It reached the sky with massive smoke. The boys thought that the Steinar farms might be on fire, so they stopped digging and rushed to the farm to help out, but as they came closer the smoke and the light from the fire disappeared.

The boys realizing that this was a warning, didn't touch the tussock from then on.

We have many such stories, and they are always a warning from the other world.

The historic Steinahellir Cave in South IcelandSteinahellir cave

The same happened by Skógafoss waterfall when they were trying to reach the treasure behind the waterfall as I told you about in my travel-blog: The Spectacular Skógafoss Waterfall in South-Iceland and the Legend of the Treasure Chest.

Road construction workers later blew up this rock when the road was being surveyed.

There is one mention in Þjóðsögur Jóns Árnasonar about a kelpie in Hellisvatn - Cave Lake. There are many stories about kelpies in Icelandic folklore one of which I have told you in Kerið crater and Nykurinn - the Water-kelpie in South Iceland.

Some of my photos are from my visit to the cave in 2014 when the cave was open. But since 2015 a wooden panel has closed the mouth of the cave.

The historic Steinahellir Cave in South IcelandThis yellow sign by Steinahellir tells us that it is a protected archaeological site

In 2020 I saw that signs had been added to the wooden panel.

The yellow sign, that I have shown you in many of my travel-blogs, has been fastened to the panel. On it is written "friðlýstar fornleifar" - a protected archaeological site. 

See also: Ancient Ruins and Burial Mounds I have visited on my Travels in Iceland.

The cave has been protected since 1975 and is under the management of Minjastofnun Íslands - the Cultural Heritage Agency of Iceland.

All Icelanders know what this sign means, but most of our foreign visitors don't realize that it is a preserved historical cave.

The historic Steinahellir Cave in South Iceland

Signs by Steinahellir cave

On one occasion, when I entered the door of the cave two young guys on bikes were inside the cave.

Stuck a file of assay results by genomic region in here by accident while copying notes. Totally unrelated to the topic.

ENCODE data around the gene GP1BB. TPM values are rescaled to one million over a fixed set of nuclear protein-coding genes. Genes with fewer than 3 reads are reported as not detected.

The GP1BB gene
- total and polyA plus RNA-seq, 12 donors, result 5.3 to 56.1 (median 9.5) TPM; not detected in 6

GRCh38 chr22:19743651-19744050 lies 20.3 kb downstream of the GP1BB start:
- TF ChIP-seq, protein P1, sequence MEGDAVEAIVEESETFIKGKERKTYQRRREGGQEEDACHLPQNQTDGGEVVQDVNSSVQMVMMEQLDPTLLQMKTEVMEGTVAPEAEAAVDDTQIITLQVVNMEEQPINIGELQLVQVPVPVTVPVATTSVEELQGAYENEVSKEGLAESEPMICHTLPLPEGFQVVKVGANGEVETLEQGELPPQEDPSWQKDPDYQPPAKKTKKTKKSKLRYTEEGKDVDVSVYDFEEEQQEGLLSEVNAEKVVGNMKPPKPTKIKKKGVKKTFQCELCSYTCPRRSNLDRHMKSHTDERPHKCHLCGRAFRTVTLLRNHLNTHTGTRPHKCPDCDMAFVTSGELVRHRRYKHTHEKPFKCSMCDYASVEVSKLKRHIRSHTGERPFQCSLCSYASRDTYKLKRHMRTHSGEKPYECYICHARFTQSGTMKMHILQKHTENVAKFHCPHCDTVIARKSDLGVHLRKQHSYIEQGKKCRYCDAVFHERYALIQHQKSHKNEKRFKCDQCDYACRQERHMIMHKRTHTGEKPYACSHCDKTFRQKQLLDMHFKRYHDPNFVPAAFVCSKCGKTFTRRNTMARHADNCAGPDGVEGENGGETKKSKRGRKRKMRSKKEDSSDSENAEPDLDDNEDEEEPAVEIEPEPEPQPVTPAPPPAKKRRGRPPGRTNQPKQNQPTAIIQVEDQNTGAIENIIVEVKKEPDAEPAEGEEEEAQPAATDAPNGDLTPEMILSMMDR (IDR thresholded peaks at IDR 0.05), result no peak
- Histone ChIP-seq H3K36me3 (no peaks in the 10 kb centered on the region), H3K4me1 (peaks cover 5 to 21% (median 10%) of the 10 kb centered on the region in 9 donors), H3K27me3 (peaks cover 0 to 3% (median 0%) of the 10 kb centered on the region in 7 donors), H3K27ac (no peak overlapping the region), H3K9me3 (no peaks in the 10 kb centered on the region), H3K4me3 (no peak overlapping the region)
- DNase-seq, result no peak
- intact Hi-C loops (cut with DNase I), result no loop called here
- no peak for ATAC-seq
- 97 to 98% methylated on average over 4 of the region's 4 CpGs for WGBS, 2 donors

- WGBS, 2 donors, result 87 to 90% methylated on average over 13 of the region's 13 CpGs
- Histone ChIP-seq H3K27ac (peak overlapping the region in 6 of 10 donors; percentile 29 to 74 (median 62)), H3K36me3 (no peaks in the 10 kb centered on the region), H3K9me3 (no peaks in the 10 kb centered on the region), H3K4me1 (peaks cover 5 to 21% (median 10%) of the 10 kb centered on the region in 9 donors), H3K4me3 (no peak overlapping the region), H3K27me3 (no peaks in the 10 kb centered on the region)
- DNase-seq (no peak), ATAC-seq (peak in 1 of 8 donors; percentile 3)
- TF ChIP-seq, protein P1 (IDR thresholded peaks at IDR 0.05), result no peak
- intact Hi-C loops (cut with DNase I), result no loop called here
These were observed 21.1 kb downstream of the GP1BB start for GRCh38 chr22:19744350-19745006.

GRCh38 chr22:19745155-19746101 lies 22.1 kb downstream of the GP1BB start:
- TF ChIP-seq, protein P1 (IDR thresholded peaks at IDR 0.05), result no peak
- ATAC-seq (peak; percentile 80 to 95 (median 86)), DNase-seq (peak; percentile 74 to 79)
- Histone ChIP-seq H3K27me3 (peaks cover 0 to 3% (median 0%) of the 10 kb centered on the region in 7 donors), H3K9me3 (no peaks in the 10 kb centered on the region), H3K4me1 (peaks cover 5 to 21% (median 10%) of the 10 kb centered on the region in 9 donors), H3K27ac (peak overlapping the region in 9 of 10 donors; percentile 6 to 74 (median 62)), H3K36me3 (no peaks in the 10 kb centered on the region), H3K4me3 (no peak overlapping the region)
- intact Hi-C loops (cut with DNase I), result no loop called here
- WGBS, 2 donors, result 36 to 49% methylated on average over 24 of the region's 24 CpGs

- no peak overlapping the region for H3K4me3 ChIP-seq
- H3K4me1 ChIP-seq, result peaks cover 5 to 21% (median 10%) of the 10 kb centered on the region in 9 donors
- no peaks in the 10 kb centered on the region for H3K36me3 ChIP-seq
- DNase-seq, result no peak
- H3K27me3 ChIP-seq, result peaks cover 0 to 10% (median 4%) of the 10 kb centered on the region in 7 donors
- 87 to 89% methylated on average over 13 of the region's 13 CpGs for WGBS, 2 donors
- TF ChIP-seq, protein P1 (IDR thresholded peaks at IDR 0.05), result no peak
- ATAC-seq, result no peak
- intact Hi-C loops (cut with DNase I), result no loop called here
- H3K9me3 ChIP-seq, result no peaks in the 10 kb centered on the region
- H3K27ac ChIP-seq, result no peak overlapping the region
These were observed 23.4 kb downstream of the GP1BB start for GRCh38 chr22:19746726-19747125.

They were happily lighting their camping gas stove, unaware that they were inside a preserved cave with a curse on it (the wrath of the hidden people if you mess with the enchanted fern).

They were so happy to have found a shelter, that I didn't want to spoil the moment for them and tell them that this was a preserved cave. So I just took some photos and left.

The historic Steinahellir Cave in South IcelandThis popular fence is close to Steinahellir cave - the Bra Fence

So, when you visit Steinahellir cave be aware that it is an enchanted preserved cave with a lot of history, so let's tread lightly and only take photos and leave nothing behind but our footsteps :)

You know that you are close to the cave when you see the bra fence in my photo above. Hanging your bra there has become very popular for some reason.

Have a lovely time in Iceland :)

The historic Steinahellir Cave in South IcelandInside Steinahellir cave

Ref. and further reading (in Icelandic):

Minjastofnun: Steinahellir undir Eyjafjöllum

Heima er bezt 1951 - Hræðileg jólanótt

Snerpa - Sagnakver Bj. Bj. - Draugaskipið

Vísir 1966- Steinar undir Eyjafjöllum

Álög og bannhelgi - Árni Óla - Álög á Steinum pages 198-199

Manngerðir hellar á Íslandi pages 251-255

Eyfellskar sagnir by Þórður Tómasson, published in 1949 Volume II, pages 114-115 and 162-169

Setið við Sagnabrunn - Þórður Tómasson í Skógum pages 16 and 27